Determining the fibrillar orientation of bast fibres with polarized light microscopy: the modified Herzog test (red plate test) explained.
Bottom Line: The test has the reputation for never producing false results, but also for occasionally not working.However, so far, no proper justification has been provided in the literature that the 'no false results' assumption is really correct and it has also not been clear up till now, why the method sometimes does not work.We also provide an explanation for why the Herzog test sometimes does not work: According to our model, the Herzog test will not work if none of the three distinct layers in the secondary cell wall is significantly thicker than the others.
Affiliation: Department of Physics and Technology, University of Bergen, Bergen, Norway.Show MeSH
Mentions: The Herzog test uses a full wave compensator plate, which displays the retardation as a colour change as explained above. It is the manner in which the wavefront ellipse of the top wall of the fibre overlaps with that of the compensator, which determines whether additive or subtractive compensation occurs. In bast fibres, the microfibrils are oriented at a slight angle to the longitudinal axis of the fibre. Following our model this means that the wavefront ellipse of the front and back walls of the fibres will be slightly tilted with respect to the longitudinal axis, as illustrated in Figure 7. The expected colour change can be found by using the Michel–Levy birefringence chart. Figure 6 corresponds to a fibre with no twist. For Z- and S-twist fibres, the expected colours can be determined by shifting the graph in Figure 6 slightly to the right or left as illustrated in Figure 9. It can be seen that S-twist fibres are predicted to show a yellow hue for and blue for Z-twist fibres show the opposite behaviour. This is in exact agreement with the modified Herzog test.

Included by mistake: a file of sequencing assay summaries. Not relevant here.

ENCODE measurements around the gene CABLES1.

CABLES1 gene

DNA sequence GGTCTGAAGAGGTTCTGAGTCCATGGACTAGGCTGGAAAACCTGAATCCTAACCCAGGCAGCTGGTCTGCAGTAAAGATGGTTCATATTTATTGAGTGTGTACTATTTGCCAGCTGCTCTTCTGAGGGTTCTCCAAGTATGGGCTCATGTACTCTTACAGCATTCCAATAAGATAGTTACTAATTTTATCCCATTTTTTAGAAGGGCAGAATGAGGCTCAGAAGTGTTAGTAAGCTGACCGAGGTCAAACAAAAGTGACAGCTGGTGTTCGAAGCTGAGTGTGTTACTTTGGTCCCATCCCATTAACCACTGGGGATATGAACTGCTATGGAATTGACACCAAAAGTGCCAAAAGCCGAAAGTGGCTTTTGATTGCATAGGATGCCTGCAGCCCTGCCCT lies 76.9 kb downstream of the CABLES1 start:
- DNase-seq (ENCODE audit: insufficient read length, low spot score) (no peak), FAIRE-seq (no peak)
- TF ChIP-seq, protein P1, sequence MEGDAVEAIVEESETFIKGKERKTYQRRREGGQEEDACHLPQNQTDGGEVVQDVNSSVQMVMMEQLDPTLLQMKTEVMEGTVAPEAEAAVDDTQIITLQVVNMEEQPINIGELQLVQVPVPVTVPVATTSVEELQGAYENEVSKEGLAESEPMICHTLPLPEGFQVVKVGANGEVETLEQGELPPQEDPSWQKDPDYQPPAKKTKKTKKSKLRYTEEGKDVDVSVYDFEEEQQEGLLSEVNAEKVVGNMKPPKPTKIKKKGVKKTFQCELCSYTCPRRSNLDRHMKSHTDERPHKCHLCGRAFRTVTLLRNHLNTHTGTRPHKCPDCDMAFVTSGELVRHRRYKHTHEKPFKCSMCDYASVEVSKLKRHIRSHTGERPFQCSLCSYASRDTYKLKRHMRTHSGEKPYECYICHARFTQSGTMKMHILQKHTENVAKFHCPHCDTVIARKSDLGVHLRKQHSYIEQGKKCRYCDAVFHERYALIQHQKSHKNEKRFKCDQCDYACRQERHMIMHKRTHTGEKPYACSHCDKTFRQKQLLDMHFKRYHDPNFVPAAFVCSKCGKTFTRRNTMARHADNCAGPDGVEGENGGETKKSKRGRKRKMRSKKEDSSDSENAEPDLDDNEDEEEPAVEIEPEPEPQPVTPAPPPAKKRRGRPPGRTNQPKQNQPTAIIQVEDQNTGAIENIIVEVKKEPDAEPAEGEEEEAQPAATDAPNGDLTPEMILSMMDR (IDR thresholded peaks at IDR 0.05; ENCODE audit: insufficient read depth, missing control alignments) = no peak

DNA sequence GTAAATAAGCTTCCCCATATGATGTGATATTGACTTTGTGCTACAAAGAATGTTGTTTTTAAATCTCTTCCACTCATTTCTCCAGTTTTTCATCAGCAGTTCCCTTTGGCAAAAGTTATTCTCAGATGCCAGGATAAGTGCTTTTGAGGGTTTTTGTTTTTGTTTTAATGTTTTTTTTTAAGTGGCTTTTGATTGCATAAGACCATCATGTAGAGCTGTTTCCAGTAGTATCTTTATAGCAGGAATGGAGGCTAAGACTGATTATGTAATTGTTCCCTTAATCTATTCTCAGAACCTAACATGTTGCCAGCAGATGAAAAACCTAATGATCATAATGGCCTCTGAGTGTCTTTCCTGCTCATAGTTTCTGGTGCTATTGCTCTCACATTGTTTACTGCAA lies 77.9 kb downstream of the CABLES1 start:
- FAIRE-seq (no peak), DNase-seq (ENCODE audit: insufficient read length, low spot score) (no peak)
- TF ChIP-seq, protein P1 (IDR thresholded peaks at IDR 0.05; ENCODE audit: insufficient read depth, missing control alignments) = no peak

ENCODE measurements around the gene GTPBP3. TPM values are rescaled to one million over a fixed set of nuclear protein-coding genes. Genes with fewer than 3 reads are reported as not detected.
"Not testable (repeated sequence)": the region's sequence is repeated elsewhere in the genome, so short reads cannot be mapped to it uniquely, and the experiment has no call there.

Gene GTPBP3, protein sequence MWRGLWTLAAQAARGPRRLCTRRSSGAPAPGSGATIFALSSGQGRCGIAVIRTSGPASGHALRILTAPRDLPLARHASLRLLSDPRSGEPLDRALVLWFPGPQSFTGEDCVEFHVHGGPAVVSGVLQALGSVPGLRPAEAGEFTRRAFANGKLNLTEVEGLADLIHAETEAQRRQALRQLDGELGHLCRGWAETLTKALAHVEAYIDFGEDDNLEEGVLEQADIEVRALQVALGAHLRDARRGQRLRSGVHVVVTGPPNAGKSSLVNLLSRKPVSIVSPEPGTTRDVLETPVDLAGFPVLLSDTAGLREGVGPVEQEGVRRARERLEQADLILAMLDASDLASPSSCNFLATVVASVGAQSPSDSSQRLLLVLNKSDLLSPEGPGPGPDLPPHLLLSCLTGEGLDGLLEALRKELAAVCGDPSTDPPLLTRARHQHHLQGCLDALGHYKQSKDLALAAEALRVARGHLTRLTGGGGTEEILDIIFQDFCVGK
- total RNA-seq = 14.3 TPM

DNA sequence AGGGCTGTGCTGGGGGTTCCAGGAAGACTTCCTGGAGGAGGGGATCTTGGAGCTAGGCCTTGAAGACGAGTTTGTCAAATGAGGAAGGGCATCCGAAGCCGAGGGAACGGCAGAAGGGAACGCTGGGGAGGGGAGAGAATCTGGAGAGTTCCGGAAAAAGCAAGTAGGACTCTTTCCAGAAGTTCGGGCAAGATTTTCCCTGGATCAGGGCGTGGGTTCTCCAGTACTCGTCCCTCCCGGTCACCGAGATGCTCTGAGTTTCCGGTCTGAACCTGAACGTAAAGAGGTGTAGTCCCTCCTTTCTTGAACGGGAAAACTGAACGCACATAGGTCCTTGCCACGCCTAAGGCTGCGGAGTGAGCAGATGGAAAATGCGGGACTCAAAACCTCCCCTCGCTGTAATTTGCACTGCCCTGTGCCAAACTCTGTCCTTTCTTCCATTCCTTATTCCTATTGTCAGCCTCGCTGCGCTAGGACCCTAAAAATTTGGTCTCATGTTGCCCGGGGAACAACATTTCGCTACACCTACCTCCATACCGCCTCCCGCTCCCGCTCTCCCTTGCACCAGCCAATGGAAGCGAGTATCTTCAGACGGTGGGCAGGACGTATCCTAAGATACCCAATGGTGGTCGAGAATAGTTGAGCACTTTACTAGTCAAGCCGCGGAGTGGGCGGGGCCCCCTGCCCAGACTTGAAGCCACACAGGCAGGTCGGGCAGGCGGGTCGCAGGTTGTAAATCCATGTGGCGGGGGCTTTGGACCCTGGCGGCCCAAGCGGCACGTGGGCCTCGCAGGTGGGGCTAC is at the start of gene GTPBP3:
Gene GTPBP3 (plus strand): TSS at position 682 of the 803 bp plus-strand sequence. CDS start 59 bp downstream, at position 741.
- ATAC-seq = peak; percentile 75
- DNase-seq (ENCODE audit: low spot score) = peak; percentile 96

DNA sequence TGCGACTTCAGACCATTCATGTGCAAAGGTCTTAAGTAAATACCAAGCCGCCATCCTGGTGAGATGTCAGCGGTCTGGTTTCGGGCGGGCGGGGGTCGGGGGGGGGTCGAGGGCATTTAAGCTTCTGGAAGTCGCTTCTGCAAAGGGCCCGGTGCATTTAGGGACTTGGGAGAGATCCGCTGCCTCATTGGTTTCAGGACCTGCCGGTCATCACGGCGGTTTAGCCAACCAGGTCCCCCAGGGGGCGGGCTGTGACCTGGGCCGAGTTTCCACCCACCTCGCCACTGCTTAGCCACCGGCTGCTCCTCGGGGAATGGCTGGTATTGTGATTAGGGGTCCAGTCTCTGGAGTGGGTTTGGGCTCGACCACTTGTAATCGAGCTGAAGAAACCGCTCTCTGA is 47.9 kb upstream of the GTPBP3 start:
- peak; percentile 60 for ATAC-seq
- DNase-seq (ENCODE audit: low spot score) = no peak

Affiliation: Department of Physics and Technology, University of Bergen, Bergen, Norway.